Lagos, Nigeria — A gas explosion in Lagos, Nigeria’s largest city, killed at least five people, including children, the Associated Press official told The Associated Press on Tuesday.
“Four adults died in the incident, three men and one woman died, and a 10-year-old boy died in the incident,” said Ibrahim Farinroy of the National Emergency Management Agency. He added that the activity is still underway.
A fire broke out after a cylinder exploded at a gas shop in a densely populated area of Lagos.
Orfemi Oke Osani Intre, Secretary-General of the Lagos Office for Emergency Management, disappeared in about an hour and said, “We were able to rescue 10 living people and were treated and discharged on the spot.” I am saying.
The cause of the explosion is not yet known, but authorities suspect that one of the gas cylinders exploded as a result of a fire near the gas cylinder and work done on one of the cylinders.
“Of the four bodies (one) was a woman who was said to be frying (food) while Sodick (the other victim) was manipulating the cylinder,” Farinroy said. ..
At the explosion site, crowds lined up behind the barricades as rescue workers, and some residents carried away gas cylinders left on the premises while the wreckage of destroyed vehicles was packed in one corner.
One of the murderers is said to be a motorcyclist who was involved in a big fire as he passed the scene. According to Olajide Ogabi of the Lagos Fire Department, the fire destroyed three stores, six shantis and about 12 vehicles.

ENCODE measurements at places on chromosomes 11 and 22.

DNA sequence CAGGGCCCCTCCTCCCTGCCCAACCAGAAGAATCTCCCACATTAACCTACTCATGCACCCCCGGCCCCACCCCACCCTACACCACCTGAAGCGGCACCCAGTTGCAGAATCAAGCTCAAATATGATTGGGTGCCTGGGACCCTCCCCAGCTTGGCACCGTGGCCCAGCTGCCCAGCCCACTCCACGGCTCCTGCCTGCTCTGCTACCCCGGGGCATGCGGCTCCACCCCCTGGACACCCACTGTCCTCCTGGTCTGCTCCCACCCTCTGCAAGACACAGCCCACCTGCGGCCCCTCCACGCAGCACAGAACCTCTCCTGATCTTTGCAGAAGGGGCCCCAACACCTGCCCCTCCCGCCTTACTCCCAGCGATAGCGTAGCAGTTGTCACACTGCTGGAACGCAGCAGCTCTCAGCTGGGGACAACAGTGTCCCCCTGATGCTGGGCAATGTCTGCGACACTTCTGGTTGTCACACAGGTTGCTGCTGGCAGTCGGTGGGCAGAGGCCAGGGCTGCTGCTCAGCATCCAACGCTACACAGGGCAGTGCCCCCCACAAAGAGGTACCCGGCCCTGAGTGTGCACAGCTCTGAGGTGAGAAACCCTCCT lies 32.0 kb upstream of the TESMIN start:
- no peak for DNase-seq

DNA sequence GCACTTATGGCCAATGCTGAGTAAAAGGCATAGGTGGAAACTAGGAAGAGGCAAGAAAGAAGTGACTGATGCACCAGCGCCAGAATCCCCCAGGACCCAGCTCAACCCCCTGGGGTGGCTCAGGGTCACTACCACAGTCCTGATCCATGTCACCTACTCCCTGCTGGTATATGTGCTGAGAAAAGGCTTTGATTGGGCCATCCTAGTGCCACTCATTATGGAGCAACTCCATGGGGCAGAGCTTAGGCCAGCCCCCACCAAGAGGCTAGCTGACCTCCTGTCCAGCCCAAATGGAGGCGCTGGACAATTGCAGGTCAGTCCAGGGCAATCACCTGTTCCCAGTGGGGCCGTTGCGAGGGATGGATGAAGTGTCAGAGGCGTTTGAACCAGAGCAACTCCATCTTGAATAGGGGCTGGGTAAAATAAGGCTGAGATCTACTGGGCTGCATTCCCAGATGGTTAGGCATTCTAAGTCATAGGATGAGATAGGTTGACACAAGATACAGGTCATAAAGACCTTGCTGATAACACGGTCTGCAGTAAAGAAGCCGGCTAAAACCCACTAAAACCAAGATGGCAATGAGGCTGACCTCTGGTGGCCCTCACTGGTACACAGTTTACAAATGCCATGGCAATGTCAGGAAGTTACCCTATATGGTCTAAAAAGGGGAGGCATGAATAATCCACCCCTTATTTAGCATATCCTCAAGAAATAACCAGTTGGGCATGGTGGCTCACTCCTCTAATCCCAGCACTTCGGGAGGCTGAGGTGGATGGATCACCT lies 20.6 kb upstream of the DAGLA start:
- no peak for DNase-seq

He said there was an error in the location of the gas store in the residential area and along the power line, which was once closed by the state government.
Gas explosions are common in Africa’s most populous countries, especially in the city of Lagos, which has a population of over 14 million. One recent was when an explosion at a gas station in October 2020 killed eight people and destroyed many buildings.
Two months ago, the Lagos state government set up a team to monitor retailers where gas is stored in commercial quantities and to conduct safety audits in the state. According to Lanre Mojola, director of the Lagos State Safety Commission, 1,850 sites have been investigated so far, 15 of which have been closed due to non-compliance with safety standards.
In July of this year, a Nigerian federal lawmaker called on authorities to design a strategy to regulate the use of old gas cylinders: “Continuing to use old cylinders can cause an explosion, especially in poorly controlled environments.” Insisted.
Oke-Osanyintolu, a Lagos paramedic, said a committee was formed to investigate the case and “why it led to this.”
By Chinedu Asadu